The design culture overall in the Finnish and Nordic countries is deeply attached to the public and social responsibility of the architect. And it’s also deeply attached to the understanding of architecture as a constructed, built and experienced way of working in the world—of architecture as an expression of the cultural values of the city or region. Those are aspects that I find sympathy with in Arkansas, but which I would also bring and work to heighten, not just in the school but across the state.
Over the weekend, I was reading a book by the founder of the school in Arkansas, John Williams. It’s a really wonderful book called The Curious and the Beautiful that’s a history of the school up until about 1984. There’s a description of the essential quality of architecture education as an “unassuming trust in unpretentious work, and honesty of purpose combined with an unfailing support for extraordinary design talent.” As I read those words, I couldn’t help but think that was almost synonymous with the qualities I saw early on in Finnish architecture.
Do you have any multidisciplinary or boundary-busting ideas that you’d like to see take hold at the university?
Students today increasingly see very few boundaries. Their worlds are very fluid, certainly more fluid than what you and I grew up with in terms of where their interests will take them and the knowledge they want to gain from each other and other disciplines. Some of the first initiatives in opening up territory are going to come through something as simple as a one- or two-day design charrette inside the school in which teams of students from the different disciplines work together to bring forward a more complete or holistic design. There’s also the possibility in more structured ways to have seminars that draw students from the different disciplines into a common purpose. It’s important [for architecture school graduates] going out into the professional world to be prepared for design discussions where you are automatically collaborating with others and are conversant with the terms of landscape architecture and interior design.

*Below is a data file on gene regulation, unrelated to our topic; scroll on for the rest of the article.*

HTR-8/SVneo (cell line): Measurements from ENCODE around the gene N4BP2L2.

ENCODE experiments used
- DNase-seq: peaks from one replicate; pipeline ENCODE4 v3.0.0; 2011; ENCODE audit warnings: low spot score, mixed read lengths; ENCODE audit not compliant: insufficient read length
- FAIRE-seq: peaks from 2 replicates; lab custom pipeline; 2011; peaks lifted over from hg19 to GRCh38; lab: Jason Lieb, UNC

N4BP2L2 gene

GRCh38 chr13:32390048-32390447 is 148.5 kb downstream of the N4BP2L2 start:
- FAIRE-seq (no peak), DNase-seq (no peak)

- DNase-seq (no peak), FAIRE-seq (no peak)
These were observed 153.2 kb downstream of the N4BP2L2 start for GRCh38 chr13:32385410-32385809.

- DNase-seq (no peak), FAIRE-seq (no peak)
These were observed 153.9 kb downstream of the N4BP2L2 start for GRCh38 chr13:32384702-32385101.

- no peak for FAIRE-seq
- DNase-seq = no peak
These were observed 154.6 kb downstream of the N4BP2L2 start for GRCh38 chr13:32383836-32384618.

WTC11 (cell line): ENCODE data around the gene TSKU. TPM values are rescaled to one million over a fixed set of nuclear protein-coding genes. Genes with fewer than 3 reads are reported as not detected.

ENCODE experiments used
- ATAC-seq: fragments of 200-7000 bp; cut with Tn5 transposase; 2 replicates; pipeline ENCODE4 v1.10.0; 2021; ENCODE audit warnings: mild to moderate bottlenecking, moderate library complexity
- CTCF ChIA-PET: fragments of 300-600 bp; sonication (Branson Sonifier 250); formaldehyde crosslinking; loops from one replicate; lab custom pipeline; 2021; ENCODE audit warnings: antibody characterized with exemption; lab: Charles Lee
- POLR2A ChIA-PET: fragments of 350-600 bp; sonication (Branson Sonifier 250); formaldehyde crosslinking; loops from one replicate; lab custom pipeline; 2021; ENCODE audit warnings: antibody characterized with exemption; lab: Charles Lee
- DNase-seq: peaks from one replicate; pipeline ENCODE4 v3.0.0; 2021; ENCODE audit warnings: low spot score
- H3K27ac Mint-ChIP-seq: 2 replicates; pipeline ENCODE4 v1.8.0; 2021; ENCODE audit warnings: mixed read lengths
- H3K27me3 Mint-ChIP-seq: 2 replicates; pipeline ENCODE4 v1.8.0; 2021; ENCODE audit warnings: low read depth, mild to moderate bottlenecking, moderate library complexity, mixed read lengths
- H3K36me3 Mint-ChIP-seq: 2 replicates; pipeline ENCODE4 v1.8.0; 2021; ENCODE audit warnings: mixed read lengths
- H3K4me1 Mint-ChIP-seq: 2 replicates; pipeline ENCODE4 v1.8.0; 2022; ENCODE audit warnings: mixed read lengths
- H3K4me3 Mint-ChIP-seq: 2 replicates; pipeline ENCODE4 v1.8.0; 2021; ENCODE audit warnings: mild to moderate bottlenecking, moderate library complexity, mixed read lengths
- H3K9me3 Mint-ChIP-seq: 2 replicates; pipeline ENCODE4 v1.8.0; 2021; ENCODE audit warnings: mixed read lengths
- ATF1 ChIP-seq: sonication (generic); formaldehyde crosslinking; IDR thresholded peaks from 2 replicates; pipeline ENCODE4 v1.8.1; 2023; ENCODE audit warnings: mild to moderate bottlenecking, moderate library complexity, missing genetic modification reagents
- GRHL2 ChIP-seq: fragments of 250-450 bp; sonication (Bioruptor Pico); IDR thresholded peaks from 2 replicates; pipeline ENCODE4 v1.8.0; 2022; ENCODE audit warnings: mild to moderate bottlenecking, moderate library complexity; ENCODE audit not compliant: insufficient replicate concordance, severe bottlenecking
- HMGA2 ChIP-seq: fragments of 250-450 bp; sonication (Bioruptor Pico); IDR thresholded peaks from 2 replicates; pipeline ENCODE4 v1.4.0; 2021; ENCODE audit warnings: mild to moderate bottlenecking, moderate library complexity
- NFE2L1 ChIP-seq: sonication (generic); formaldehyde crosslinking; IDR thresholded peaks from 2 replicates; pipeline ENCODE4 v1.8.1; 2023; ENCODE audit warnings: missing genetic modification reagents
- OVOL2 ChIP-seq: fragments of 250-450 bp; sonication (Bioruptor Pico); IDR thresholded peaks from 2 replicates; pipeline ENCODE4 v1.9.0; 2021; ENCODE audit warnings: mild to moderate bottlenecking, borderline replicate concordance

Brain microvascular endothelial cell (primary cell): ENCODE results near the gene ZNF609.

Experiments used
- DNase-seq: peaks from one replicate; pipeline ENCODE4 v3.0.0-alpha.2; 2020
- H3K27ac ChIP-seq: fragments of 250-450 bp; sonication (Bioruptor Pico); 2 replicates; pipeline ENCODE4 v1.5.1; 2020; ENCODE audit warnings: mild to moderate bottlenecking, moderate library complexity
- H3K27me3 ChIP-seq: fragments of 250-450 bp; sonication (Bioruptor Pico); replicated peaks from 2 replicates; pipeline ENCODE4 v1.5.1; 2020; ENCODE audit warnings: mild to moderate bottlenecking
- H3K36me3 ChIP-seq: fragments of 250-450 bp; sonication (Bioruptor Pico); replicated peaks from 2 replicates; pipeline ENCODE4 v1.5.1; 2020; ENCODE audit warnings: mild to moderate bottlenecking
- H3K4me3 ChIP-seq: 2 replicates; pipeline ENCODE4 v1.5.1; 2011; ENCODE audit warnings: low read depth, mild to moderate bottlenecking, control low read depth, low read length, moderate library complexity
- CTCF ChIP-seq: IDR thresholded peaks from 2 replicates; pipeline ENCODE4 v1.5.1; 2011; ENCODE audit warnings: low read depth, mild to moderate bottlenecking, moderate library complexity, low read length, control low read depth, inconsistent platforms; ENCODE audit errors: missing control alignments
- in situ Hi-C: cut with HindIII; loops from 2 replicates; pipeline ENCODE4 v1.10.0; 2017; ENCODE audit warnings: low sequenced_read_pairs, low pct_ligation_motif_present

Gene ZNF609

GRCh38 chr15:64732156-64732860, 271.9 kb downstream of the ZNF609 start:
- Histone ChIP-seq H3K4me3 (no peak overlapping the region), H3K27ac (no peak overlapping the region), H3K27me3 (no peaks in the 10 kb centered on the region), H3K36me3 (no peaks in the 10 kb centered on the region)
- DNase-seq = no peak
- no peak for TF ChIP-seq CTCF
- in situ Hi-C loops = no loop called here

How would you describe your design aesthetic?
The work that I’ve done spans from single-family homes all the way up to a soccer stadium in association with a firm in Charlottesville, Virginia, for the University of Virginia. My design has also taken the shape of exhibition designs, especially over the last five years, at the Mildred Lane Kemper Art Museum at Washington University and for the Museum of Finnish Architecture [in Helsinki]. I’ve also worked a great deal in historical and critical research of Finnish and Nordic architecture. What I’ve been emphasizing is a real attentiveness to the specifics of place and qualities of materials and techniques of construction to enhance the ultimate experience of the people who are using and living in those spaces. There’s a role for design when we think about law, when we think about business. There’s a role for design when we think about engineering and when we think about health. In my opinion, the role of design is more important than ever before today. And it’s more essential than ever that our designers be articulate advocates of the values that they bring into those types of collaborative works.
What do you do when you’re not working on or thinking about architecture?
[Laughs.] Have you asked architects this question before? There’s rarely a moment when I’m not. I spend a good deal of time thinking about architecture and education. There’s also another side of me that goes very far back. That’s playing soccer. I’ve been playing since I was 8 years old, and I played while I was an undergraduate at the University of Virginia. I coached as well. In some ways, being a soccer coach was the the path not taken for me in terms of professional direction.